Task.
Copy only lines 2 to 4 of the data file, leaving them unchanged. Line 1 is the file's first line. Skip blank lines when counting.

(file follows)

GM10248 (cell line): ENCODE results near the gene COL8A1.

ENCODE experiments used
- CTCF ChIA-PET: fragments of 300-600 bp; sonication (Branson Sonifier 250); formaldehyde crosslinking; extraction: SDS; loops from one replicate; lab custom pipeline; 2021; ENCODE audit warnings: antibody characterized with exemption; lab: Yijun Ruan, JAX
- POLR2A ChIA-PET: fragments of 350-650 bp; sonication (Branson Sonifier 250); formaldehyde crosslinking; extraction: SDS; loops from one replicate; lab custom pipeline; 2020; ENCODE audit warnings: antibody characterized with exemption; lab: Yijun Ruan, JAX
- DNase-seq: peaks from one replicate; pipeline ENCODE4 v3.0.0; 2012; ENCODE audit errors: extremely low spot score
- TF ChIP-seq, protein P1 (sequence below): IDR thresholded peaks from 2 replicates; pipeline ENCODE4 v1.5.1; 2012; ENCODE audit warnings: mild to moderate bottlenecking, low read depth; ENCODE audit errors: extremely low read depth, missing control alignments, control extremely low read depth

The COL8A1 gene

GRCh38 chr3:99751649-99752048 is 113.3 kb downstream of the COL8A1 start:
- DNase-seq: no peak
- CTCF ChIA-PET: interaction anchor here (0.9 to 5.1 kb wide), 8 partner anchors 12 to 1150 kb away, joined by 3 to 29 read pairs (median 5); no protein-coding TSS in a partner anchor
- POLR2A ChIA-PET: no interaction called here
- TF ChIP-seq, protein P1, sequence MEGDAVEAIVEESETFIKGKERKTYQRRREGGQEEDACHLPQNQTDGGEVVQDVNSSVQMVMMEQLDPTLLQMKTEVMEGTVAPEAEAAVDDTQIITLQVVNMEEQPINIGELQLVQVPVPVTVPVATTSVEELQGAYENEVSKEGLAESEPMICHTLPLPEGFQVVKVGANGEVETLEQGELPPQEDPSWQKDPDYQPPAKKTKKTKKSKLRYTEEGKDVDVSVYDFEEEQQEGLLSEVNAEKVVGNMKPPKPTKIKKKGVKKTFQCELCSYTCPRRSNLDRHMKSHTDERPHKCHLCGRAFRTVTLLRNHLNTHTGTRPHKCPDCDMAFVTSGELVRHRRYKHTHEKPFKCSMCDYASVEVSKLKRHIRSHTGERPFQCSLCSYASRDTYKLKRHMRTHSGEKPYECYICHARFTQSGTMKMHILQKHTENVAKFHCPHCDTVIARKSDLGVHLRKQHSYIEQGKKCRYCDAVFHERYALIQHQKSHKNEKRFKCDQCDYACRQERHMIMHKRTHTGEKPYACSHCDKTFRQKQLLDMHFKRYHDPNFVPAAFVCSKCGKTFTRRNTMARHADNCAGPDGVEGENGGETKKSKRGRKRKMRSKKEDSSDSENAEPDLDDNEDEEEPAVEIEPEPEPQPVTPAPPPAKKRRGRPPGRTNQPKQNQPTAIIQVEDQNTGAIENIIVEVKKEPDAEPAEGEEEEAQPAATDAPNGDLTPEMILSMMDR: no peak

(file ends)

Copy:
ENCODE experiments used
- CTCF ChIA-PET: fragments of 300-600 bp; sonication (Branson Sonifier 250); formaldehyde crosslinking; extraction: SDS; loops from one replicate; lab custom pipeline; 2021; ENCODE audit warnings: antibody characterized with exemption; lab: Yijun Ruan, JAX
- POLR2A ChIA-PET: fragments of 350-650 bp; sonication (Branson Sonifier 250); formaldehyde crosslinking; extraction: SDS; loops from one replicate; lab custom pipeline; 2020; ENCODE audit warnings: antibody characterized with exemption; lab: Yijun Ruan, JAX